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My website has been compromised. Some one have injected some iframe markup in my website.

How they have done this? Only on my index.html, index.php page. But I have blocked write permissions for this page, then how they able to write in my pages.

Will it effect other pages on my server?

Is there any other solutions to block this?

Thank you

<?php` 
include_once("commonfiles/user_functions.php");
include_once("user_redirect.php"); 
include_once("designs/index.html");
?>

<iframe src='url' width='1' height='1' style='visibility: hidden;'></iframe>

This is my index.php code <iframe> is injected after the php script.

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Not nearly enough information to form an opinion. Maybe you can provide some source code to look at? If you have an URL, maybe someone with a hardened machine would be willing to look at it. –  Robert Harvey Nov 6 '09 at 4:19
    
Robert the code is <iframe src='url/'; width='1' height='1' style='visibility: hidden;'></iframe> Inside my <body> tag which redirects to the other site. I have removed this code from my website. Its working fine now. Every time the site is injected by this code and I am removing this. –  sathish Nov 6 '09 at 4:48
    
I think Robert wants to see the PHP code you have on your site which may allow this to happen. –  alex Nov 6 '09 at 4:56
    
I have Edited my post. I entered my index.php script when it downloaded the file I see this code injected. –  sathish Nov 6 '09 at 5:03
    
I'd want to see any code from those first 2 includes. Does anything access a db, write to a file, include or open a file with part of a user entered string? –  alex Nov 6 '09 at 5:03

5 Answers 5

up vote 2 down vote accepted

Someone with FTP access to your site (you or your developers) has a virus on their workstations. This virus has installed a keylogger that is stealing credentials from your FTP client and sending this information back to the hacker.

The hacker collects hundreds of such credentials and then uses a program to log into each server, download a file, modify it to append an iframe or block of obfuscated JavaScript or PHP, upload the file, download the next file, modify, upload, next, etc. The files downloaded may either match a set of names (such as only index., default., home.* etc) or just any html or PHP file.

The appended code is often either an iframe that is visibility: hidden or of 1x1px size, a <script> sourcing a remote JavaScript file on a dubious domain, a collection of Javascript obfuscated by some clever str.CharCode'ing, or a block of base64_encode'd eval()'d code. Unobfuscating the code, the result is often an iframe. More recently, some clever attackers are inserting remote shells, granting them backdoor access to your server.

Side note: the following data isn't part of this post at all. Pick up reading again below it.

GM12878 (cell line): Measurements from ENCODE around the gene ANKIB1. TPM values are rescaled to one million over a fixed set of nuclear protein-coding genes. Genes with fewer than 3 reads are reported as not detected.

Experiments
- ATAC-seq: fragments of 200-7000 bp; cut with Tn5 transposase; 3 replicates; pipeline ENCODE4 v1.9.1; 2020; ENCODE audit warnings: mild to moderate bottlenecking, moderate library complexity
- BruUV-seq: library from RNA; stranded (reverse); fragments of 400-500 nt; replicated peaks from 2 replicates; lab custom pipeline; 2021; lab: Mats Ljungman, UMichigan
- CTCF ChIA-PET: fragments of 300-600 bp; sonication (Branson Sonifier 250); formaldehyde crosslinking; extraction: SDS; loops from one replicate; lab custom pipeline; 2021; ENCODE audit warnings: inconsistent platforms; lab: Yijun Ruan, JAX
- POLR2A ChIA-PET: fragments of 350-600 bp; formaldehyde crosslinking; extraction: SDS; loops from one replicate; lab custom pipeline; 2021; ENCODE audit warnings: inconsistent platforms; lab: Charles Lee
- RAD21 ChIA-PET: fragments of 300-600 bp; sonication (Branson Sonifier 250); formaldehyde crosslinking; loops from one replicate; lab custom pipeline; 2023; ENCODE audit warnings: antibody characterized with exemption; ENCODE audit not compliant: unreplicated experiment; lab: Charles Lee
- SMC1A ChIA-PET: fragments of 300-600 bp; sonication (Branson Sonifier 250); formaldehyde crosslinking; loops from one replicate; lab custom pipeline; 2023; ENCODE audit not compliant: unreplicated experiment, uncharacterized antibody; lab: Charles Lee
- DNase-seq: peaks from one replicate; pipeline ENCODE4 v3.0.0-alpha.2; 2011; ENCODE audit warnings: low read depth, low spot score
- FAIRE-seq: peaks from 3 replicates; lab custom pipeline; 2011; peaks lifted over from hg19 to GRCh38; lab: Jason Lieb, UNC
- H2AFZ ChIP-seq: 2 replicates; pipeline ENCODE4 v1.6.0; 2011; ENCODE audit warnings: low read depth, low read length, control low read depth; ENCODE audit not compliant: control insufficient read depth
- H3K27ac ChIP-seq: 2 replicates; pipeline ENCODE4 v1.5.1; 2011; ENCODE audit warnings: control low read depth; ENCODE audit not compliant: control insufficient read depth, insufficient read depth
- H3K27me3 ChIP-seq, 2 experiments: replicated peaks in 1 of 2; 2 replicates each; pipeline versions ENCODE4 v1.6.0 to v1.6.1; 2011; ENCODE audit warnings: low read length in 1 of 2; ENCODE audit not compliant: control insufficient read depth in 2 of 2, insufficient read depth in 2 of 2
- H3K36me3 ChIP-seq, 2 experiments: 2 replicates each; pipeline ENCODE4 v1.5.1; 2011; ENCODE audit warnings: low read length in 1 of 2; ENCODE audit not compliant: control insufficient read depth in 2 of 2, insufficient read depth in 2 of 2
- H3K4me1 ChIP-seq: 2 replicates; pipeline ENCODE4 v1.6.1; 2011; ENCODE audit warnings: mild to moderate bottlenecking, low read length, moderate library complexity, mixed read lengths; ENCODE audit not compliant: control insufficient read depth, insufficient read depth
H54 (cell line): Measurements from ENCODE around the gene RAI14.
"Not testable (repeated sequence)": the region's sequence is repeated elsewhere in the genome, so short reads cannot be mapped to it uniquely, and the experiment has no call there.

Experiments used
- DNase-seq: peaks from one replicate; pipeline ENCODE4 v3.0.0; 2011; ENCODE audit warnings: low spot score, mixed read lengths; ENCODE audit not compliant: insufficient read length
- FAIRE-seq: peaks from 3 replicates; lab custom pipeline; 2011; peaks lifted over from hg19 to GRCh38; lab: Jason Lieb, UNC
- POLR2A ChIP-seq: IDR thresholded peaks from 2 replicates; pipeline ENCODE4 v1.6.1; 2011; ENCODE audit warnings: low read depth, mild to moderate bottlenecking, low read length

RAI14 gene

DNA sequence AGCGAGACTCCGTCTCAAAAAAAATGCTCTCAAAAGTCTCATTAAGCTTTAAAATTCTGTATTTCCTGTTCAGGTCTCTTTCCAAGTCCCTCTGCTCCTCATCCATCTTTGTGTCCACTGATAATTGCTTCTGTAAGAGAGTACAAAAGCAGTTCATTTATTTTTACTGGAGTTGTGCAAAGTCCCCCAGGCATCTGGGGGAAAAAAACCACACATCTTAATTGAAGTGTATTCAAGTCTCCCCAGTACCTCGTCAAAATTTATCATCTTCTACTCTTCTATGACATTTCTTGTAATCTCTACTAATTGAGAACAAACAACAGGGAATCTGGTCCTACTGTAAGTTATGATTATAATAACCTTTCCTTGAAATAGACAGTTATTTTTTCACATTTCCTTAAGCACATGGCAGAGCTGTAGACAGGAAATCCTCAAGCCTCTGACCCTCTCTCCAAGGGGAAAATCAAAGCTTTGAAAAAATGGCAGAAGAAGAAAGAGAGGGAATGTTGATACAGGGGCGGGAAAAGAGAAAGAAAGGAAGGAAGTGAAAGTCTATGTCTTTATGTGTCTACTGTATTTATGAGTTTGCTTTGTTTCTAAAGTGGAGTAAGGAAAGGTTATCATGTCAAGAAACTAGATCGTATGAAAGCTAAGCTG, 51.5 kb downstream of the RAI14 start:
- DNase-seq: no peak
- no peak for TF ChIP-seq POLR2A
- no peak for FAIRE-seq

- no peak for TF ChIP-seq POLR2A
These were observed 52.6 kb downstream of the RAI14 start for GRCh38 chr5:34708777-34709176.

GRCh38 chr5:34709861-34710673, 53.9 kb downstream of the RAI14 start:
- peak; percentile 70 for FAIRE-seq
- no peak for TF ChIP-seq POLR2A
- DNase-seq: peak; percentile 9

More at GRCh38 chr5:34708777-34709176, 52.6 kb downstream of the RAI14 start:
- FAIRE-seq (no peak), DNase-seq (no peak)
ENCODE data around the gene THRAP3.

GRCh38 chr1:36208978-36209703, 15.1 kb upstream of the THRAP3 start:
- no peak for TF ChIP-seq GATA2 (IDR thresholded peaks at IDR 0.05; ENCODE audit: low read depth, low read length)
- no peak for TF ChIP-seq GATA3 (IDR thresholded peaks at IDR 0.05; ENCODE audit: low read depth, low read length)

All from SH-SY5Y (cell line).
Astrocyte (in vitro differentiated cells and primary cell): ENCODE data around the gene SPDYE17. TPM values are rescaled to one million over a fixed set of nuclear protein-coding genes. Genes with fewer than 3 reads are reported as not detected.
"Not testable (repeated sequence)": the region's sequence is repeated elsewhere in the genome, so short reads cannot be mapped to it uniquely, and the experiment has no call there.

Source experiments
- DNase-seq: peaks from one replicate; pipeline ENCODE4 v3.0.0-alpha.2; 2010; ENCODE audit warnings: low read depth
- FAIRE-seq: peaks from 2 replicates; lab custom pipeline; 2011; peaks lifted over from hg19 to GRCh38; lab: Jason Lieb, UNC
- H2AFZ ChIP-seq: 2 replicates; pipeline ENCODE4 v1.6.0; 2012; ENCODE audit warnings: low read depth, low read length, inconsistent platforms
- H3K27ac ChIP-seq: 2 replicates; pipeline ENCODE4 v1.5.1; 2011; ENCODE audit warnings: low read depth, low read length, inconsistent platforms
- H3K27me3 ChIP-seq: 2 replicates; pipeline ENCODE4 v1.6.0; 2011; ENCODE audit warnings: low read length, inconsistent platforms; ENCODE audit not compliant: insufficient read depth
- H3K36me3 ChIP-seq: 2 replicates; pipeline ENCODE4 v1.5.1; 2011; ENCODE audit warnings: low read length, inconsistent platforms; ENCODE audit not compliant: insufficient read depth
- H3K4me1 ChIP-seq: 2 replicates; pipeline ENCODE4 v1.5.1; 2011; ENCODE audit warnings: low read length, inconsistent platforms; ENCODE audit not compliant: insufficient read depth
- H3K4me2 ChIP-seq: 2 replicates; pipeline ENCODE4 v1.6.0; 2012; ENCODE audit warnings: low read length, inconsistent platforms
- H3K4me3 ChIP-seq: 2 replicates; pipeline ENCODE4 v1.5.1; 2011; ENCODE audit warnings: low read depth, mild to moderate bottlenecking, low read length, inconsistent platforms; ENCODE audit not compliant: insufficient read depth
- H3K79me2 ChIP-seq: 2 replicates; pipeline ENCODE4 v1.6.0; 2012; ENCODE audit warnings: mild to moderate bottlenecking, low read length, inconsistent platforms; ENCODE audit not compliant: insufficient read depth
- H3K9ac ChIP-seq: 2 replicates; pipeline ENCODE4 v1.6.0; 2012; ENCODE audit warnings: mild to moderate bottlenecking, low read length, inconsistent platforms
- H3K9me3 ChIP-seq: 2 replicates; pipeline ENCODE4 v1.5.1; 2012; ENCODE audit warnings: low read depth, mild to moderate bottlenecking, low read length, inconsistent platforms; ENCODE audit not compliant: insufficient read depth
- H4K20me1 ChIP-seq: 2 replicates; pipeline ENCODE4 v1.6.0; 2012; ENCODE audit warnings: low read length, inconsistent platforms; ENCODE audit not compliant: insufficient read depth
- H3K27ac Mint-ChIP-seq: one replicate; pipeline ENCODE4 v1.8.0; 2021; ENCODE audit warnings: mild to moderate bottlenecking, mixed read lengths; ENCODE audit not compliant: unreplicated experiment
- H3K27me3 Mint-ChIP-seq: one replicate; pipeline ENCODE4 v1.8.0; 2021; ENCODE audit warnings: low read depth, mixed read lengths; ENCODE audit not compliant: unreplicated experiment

Once all the files have been modified, the attacker logs out. Visitors to your site will be subject to malicious code from the domain linked in the iframe with the intention of installing viruses and rootkits. Among other functions, these viruses will install a keylogger to sniff FTP credentials... and the virus continues spreading.

The attacker is using your credentials, so they can only access files that you have access to. Sometimes, they will upload an additional file in certain directories with an encoded shell, allowing them return access to the server (the common ones are _captcha.php in /forums directores and img.php or gifimg.php in /gallery directories). If you host other domains on your server, as long as the user for the affected domain has no access beyond their current domain, others will not be affected.

There are two ways to stop this sort of attack -- prevention and proper antivirus. The attacks can be easily deflected by use of a firewall and limiting FTP access to only a few select IPs. The attackers are not attacking from your own workstation (yet), but rather a server elsewhere in the world. Using proper antivirus on all workstations with access to your FTP account -- or, better yet, not using Windows XP -- will help prevent the original infection from occurring.

If you are infected, it's fairly easy to clean the messes up using a bit of clever sed, depending how good you are at spotting the injection and making effective regexes. Otherwise, backups backups backups -- always have backups! ...Oh, and change your FTP password or they'll be back tomorrow.

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Thank you Its is very usefull –  sathish Nov 16 '09 at 4:35

If the php file itself has been edited to include this iframe and if there truly is no way for another script you are running to write to the file then a user account with access to the file might have been compromised. If there is a user account with access to the file that has a weak password this would be my candidate as the most likely culprit.